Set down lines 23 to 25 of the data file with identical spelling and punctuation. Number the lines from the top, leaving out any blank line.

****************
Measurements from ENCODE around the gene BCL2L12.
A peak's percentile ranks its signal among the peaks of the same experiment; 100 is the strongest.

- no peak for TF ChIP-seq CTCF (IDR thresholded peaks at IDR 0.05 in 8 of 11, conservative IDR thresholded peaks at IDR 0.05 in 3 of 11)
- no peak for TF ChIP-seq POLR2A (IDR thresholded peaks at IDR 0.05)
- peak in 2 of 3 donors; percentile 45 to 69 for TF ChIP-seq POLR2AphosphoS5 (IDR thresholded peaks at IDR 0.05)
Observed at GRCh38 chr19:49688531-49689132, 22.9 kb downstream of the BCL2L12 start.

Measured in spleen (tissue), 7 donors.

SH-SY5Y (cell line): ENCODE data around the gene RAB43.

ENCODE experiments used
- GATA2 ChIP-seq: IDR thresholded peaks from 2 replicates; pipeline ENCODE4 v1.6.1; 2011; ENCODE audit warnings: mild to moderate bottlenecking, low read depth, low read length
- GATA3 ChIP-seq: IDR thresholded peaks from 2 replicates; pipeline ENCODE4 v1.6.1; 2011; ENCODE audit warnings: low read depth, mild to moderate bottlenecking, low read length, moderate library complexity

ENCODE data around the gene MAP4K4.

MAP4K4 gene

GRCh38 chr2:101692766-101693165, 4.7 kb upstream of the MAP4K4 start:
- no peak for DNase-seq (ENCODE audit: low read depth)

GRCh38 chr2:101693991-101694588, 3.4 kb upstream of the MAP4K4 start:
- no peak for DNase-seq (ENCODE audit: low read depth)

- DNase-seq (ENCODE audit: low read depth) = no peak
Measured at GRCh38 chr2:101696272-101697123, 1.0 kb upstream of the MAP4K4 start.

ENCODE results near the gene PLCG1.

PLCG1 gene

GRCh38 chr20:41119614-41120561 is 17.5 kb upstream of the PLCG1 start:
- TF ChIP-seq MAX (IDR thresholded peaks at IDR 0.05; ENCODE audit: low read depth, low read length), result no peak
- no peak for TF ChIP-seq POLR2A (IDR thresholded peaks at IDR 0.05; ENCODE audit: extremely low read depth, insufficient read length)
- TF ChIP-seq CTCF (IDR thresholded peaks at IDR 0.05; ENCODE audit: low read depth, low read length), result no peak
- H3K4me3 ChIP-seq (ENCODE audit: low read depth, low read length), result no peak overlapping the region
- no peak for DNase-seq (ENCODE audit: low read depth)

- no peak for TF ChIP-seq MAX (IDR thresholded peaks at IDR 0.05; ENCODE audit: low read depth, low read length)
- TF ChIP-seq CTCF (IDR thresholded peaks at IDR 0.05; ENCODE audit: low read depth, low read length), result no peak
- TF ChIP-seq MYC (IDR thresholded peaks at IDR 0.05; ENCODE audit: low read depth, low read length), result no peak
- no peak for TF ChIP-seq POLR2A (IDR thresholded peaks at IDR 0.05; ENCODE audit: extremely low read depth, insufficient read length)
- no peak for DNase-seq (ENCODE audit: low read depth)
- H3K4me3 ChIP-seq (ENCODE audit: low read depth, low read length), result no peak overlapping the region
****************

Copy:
- TF ChIP-seq MAX (IDR thresholded peaks at IDR 0.05; ENCODE audit: low read depth, low read length), result no peak
- no peak for TF ChIP-seq POLR2A (IDR thresholded peaks at IDR 0.05; ENCODE audit: extremely low read depth, insufficient read length)
- TF ChIP-seq CTCF (IDR thresholded peaks at IDR 0.05; ENCODE audit: low read depth, low read length), result no peak